What If I Am Wrong?

by | Apr 23, 2018

Some people are natural skeptics. Without thinking about it or trying very hard, they question everything. And everyone. Others, like myself, are naturally trusting. For the most part, I trust just about everyone. Especially those I love and respect. What they say happened, I believe it happened. That they say is true, I believe that it must be true.

But at the age of 18 and 3000 miles away from home, I started asking myself lots of questions. Questions I had never really asked myself such as, “What if I’m wrong? What if I am wrong about faith in Jesus? What if I’m wrong about the Bible? What if I’m wrong about everything I have grown up believing?”  For the first time in my life, doubt had taken a hold of my mind.

I still remember the thought racing through my mind, “I know what my parents believe. I know what my church believes. But what do I believe?” There are some who believe that having doubts about one’s faith is weak, inferior, and something to avoid. I disagree. I believe that struggling with doubts can actually strengthen our faith. This is what doubts did for me. It forced me to take a closer look at what I said I believed and dig deeper which exercised my faith muscles like never before.

King David had doubts about God. He asked God where was He and why didn’t God answer him.  And David was considered the apple of God’s eye. Some Old Testament prophets had doubts. They wondered if they heard God correctly and if God would really do what He had promised. Sounds a lot like us today.

I believe “Doubting” Thomas gets a bad rap. Here’s a guy who had a difficult time believing that Jesus had rose from the grave. But who could really blame him? How many of us have seen someone alive after they died? For me, the real doubter that I can relate to was a relative of Jesus. Not his step brother James. He only started to believe in Jesus after the resurrection and became the pastor at the church of Jerusalem after Jesus returned to heaven.  

I’m referring to John, the cousin of Jesus. The forerunner of the Messiah. The one who saw the heavens open up after he baptised Jesus and saw the Spirit of God descending on Jesus like a dove. Then he hears God the Father say, “This is my son, whom I love; with him I am well pleased.” (Matthew 3:17) This is the same guy who earlier couldn’t contain himself and shouted for everyone to hear, “Behold the Lamb of God who takes away the sin of the world!”  

So, how can John say what he said, see what he saw, and hear what he heard and still doubt Jesus? I don’t know. But he did. Several years after this baptism experience, John finds himself confined in the prison of Herod Antipas and waiting a likely execution. He was not only suffering with physical anguish but emotionally afflicted with doubts about Jesus. As a result, John sent some friends to find the answers to some very important questions he was struggling with:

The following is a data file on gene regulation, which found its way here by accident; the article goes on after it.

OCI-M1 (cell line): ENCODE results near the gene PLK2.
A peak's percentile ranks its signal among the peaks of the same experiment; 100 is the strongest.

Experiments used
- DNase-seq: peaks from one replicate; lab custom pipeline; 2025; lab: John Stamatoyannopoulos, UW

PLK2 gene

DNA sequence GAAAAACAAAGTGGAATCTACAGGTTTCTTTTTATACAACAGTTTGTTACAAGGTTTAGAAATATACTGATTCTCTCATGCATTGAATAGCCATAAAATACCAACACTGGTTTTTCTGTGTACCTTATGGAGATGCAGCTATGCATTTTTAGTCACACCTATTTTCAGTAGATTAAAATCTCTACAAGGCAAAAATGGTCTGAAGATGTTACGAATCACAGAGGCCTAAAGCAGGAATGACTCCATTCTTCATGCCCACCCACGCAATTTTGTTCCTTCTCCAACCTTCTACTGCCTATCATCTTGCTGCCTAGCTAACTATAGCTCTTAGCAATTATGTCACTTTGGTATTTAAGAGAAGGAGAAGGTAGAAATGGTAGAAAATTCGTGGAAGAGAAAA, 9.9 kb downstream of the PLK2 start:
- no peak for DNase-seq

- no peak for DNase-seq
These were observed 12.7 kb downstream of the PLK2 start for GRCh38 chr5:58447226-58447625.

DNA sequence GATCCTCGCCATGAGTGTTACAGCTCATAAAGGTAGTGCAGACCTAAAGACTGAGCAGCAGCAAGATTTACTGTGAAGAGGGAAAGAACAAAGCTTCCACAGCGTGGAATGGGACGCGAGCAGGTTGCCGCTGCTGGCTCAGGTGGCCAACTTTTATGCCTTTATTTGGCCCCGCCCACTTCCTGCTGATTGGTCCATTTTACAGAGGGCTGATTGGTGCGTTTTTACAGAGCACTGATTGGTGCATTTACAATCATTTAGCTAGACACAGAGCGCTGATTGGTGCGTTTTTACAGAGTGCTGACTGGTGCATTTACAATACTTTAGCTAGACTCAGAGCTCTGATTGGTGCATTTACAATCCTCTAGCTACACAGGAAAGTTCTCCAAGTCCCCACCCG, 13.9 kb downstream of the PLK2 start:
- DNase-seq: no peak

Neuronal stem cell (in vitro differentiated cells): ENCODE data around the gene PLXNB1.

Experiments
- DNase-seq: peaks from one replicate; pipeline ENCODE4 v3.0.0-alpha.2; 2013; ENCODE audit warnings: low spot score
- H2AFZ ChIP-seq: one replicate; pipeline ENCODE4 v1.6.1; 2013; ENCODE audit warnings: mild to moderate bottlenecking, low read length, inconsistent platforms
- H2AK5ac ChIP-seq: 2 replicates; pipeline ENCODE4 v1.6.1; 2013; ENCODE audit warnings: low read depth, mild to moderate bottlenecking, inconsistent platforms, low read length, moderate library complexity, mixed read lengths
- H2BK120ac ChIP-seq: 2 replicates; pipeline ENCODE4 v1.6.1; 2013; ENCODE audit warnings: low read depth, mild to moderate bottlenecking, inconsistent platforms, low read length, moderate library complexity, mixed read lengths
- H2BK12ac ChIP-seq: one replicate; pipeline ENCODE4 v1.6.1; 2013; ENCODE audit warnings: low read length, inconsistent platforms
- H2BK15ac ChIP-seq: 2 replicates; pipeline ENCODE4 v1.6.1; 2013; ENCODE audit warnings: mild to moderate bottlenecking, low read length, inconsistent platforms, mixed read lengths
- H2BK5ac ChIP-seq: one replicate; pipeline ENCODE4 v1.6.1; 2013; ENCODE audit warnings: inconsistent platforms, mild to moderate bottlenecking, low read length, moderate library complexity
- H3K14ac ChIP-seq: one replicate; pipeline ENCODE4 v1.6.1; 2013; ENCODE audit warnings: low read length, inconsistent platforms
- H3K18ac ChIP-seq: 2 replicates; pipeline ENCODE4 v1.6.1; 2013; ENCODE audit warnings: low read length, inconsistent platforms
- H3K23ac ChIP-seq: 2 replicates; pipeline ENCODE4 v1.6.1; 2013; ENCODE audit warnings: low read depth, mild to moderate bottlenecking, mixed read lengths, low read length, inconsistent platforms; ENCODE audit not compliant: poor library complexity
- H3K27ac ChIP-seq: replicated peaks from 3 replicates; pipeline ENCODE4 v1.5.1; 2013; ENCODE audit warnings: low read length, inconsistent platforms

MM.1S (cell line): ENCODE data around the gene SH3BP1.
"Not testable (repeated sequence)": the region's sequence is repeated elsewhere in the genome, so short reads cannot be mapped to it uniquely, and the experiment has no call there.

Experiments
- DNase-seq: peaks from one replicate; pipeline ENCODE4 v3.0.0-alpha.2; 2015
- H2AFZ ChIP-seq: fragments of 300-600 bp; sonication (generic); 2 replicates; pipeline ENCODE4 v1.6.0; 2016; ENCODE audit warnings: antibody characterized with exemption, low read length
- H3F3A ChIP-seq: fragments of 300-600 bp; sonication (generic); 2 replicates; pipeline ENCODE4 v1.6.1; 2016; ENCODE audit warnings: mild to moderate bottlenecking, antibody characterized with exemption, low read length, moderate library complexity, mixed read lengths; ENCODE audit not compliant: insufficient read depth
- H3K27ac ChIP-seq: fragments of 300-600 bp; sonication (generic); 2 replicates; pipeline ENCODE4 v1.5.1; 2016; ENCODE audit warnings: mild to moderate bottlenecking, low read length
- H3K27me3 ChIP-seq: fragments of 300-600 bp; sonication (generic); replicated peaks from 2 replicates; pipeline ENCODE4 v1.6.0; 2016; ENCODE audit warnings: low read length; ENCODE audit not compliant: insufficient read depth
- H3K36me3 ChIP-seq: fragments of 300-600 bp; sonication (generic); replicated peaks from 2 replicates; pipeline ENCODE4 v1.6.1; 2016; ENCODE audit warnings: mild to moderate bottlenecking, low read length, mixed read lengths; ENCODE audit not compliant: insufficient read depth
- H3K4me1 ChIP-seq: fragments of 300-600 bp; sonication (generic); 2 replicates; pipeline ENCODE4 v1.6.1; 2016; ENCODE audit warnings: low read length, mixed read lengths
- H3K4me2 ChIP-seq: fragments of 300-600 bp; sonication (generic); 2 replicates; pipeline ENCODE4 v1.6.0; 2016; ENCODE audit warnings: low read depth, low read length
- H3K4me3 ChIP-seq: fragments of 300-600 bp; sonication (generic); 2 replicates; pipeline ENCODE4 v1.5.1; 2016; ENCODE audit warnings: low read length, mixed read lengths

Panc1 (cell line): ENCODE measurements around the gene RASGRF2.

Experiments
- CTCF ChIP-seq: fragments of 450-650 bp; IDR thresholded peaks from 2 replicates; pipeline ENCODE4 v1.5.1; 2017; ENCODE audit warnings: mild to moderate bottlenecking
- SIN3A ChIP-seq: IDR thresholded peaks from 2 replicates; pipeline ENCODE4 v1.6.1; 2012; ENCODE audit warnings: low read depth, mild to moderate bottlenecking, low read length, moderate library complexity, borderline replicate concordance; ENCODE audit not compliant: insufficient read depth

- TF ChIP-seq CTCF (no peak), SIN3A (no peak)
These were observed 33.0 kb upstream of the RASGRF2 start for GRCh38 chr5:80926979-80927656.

I believe the source of John’s doubts were unmet expectations. Why? Because hearing about the deeds of Jesus seem to trigger his questions. Healing sick people, visiting homes of sinners, loving on children, debating religious leaders, and hanging out with fishermen and tax collectors probably didn’t seem very Messiah-like to John. I wondered if he expected what most Jews expected a Messiah to do: take on the Romans and set up His kingdom.

Thankfully, Jesus responded to John’s doubts in a very gracious way. Jesus didn’t condemn his questions or his apparent lack of faith. Instead, Jesus actually complimented John by saying, “Truly I tell you, among those born of women there has not risen anyone greater than John the Baptist.” Matthew 11:11

Our doubts, too, usually are due to unmet expectations. We struggle when our prayers are not answered, when God seems so absent or silent, and when real pain hits our life in deep ways. That’s why our current teaching series, I Want to Believe, But… has really hit a nerve with lots of people. I am praying that this series will be really helpful to those who have wondered about and/or questioned the core of their faith.

Although God may not always answer with the timing we desire, nor are His answers always the answers we hoped for. But God will always meet us where we are, questions and all, and be gracious when we struggle with doubts. And better yet, His grace will always be sufficient for those who trust in God in the midst of our struggles.

Faith is not always easy. Sometimes it is very hard. If it were easy, it wouldn’t be called faith. 

 

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